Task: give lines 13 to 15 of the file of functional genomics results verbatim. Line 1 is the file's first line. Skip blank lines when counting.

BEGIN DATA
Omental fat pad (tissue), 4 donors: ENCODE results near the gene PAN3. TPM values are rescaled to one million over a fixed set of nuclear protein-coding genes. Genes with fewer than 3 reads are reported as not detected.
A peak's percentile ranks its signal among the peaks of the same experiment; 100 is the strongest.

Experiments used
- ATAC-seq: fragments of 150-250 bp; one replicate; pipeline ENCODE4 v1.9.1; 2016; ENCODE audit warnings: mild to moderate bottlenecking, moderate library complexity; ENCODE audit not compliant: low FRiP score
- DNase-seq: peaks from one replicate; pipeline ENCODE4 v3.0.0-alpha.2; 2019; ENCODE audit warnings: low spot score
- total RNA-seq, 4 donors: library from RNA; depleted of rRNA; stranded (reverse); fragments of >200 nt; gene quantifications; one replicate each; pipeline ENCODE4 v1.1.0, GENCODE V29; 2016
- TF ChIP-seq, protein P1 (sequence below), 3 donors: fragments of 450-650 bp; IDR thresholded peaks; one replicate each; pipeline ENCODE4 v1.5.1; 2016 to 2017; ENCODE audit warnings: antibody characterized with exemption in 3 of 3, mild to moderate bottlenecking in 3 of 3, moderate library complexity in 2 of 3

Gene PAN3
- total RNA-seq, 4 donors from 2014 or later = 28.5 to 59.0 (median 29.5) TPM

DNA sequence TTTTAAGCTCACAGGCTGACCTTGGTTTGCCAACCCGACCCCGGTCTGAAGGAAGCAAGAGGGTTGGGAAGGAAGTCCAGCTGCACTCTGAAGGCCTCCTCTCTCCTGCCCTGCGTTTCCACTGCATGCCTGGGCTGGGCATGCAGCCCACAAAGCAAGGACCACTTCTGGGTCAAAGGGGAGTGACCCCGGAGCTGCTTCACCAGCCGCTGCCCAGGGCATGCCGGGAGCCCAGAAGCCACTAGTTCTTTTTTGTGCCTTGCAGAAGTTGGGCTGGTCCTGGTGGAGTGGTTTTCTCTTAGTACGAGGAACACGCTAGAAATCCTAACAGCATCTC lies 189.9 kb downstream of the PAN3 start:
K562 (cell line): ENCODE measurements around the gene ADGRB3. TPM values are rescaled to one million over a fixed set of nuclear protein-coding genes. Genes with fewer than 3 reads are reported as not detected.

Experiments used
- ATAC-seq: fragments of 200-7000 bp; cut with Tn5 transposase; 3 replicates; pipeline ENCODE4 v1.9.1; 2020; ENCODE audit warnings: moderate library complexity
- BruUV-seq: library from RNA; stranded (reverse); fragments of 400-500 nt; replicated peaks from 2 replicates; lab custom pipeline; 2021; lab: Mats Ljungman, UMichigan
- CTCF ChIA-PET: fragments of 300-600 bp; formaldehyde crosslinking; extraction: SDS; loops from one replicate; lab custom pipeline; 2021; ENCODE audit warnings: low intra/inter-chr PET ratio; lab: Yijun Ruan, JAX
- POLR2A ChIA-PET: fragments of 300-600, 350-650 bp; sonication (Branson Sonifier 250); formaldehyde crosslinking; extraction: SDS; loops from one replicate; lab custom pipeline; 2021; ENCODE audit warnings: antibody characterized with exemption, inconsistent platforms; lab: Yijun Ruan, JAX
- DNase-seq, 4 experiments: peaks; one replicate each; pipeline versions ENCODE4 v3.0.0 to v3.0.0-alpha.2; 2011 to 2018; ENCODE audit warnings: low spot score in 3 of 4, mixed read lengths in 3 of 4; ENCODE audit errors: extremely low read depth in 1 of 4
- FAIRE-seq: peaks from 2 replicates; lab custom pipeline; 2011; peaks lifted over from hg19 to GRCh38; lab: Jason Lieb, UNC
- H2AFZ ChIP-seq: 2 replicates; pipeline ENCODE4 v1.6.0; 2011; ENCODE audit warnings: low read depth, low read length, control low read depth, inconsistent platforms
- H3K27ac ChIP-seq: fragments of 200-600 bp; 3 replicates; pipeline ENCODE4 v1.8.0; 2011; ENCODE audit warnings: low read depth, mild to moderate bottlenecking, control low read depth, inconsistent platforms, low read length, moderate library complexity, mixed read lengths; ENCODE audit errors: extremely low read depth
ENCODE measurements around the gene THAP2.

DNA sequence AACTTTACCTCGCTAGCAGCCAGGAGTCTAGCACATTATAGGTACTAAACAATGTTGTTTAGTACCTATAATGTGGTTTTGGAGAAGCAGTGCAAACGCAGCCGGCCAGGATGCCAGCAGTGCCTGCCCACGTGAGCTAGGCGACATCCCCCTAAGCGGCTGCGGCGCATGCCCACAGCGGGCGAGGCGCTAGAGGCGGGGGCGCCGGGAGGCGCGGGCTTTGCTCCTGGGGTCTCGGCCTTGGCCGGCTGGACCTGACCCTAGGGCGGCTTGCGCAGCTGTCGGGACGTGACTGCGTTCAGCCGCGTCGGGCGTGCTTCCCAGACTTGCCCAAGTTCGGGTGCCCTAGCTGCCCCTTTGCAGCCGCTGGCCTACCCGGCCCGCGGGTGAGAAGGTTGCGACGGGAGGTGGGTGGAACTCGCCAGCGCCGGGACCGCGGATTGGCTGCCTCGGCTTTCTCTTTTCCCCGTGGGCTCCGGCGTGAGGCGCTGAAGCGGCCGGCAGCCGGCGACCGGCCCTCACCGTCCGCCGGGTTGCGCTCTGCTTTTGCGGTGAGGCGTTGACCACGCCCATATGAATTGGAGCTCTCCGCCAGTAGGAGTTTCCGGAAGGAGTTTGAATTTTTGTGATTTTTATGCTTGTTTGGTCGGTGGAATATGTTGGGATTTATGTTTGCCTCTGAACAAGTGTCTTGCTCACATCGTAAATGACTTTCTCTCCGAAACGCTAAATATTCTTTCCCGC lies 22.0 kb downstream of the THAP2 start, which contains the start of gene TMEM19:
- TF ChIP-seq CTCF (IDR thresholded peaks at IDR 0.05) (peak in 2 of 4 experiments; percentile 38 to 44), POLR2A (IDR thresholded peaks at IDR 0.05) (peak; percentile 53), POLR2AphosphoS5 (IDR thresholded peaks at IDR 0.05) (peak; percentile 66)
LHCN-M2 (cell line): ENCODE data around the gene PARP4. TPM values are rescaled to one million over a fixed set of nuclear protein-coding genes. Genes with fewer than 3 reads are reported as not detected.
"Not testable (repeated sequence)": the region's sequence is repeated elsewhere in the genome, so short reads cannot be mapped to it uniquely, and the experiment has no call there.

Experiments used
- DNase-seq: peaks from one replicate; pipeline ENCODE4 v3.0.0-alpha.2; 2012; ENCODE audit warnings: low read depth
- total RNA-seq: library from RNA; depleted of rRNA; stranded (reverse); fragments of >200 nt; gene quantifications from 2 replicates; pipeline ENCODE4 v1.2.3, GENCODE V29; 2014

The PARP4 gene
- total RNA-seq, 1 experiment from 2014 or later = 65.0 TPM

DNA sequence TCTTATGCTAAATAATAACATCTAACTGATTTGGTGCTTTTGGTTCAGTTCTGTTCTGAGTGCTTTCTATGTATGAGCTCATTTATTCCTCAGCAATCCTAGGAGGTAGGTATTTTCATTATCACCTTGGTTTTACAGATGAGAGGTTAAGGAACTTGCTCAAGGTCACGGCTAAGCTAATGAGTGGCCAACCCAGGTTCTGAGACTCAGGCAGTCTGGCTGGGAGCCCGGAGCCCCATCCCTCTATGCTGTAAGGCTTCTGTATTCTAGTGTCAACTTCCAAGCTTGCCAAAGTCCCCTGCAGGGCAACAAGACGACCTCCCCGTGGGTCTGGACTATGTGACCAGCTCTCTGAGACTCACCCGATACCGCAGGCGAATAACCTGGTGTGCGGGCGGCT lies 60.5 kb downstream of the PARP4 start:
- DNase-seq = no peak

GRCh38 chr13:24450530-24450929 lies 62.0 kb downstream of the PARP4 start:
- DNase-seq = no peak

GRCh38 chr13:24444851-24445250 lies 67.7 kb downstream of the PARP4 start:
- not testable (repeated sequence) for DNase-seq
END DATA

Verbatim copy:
- ATAC-seq: fragments of 200-7000 bp; cut with Tn5 transposase; 3 replicates; pipeline ENCODE4 v1.9.1; 2020; ENCODE audit warnings: moderate library complexity
- BruUV-seq: library from RNA; stranded (reverse); fragments of 400-500 nt; replicated peaks from 2 replicates; lab custom pipeline; 2021; lab: Mats Ljungman, UMichigan
- CTCF ChIA-PET: fragments of 300-600 bp; formaldehyde crosslinking; extraction: SDS; loops from one replicate; lab custom pipeline; 2021; ENCODE audit warnings: low intra/inter-chr PET ratio; lab: Yijun Ruan, JAX